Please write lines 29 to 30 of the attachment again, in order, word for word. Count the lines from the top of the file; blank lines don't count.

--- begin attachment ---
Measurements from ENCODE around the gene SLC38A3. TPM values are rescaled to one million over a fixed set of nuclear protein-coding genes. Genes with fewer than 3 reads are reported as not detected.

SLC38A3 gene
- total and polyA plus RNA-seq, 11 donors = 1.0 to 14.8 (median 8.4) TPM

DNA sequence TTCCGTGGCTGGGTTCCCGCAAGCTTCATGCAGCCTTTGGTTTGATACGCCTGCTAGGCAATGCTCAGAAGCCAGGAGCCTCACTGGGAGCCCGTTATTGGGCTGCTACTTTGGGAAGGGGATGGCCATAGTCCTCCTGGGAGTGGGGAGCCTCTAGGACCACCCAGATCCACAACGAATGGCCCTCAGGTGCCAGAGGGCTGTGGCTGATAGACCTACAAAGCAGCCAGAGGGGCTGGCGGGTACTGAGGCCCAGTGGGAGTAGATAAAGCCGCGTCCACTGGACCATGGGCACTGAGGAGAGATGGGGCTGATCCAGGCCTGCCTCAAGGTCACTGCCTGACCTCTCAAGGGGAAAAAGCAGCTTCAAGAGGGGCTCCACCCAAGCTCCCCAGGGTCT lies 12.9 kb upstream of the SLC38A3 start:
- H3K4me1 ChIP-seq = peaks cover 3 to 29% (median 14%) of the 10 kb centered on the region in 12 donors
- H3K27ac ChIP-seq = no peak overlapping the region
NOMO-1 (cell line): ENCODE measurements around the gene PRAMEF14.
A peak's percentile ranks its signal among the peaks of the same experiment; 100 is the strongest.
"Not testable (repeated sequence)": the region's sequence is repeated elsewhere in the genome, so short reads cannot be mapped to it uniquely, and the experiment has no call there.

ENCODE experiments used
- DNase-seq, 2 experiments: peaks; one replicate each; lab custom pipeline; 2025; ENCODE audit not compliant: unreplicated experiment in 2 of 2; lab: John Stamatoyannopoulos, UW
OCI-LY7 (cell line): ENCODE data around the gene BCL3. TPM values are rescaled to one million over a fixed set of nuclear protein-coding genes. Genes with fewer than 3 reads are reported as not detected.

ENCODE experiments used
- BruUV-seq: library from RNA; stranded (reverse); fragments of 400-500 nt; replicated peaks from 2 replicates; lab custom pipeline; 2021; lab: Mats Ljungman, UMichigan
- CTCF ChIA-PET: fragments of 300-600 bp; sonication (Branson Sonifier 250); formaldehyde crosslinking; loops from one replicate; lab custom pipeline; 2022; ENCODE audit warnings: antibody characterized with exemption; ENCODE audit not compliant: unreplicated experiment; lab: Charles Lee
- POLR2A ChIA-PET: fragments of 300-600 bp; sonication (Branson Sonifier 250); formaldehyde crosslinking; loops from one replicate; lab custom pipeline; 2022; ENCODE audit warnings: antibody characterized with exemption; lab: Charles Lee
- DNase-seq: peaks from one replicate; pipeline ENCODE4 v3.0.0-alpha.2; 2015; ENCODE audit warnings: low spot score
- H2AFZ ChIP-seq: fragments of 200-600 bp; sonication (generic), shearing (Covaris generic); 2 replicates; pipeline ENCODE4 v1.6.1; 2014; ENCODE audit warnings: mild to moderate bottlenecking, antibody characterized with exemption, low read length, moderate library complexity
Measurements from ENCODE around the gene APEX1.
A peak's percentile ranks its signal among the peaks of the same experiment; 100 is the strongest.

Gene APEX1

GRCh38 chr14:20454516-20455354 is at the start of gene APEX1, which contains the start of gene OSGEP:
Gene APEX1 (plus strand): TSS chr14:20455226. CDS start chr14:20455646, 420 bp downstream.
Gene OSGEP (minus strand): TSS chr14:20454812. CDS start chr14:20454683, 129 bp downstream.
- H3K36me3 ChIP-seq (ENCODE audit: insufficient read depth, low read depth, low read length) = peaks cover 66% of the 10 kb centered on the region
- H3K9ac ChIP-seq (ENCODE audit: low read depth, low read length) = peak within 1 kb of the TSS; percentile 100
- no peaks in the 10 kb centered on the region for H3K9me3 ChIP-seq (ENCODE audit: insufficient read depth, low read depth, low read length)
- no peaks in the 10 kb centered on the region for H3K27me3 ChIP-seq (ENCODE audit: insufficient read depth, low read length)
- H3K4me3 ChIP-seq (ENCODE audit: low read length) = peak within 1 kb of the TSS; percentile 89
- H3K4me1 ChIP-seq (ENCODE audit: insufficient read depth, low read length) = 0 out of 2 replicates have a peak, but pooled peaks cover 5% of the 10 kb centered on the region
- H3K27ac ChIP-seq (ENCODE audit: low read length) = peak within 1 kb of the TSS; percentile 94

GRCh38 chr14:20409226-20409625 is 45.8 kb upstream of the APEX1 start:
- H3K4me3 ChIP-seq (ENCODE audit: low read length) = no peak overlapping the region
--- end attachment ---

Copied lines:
- H3K4me3 ChIP-seq (ENCODE audit: low read length) = peak within 1 kb of the TSS; percentile 89
- H3K4me1 ChIP-seq (ENCODE audit: insufficient read depth, low read length) = 0 out of 2 replicates have a peak, but pooled peaks cover 5% of the 10 kb centered on the region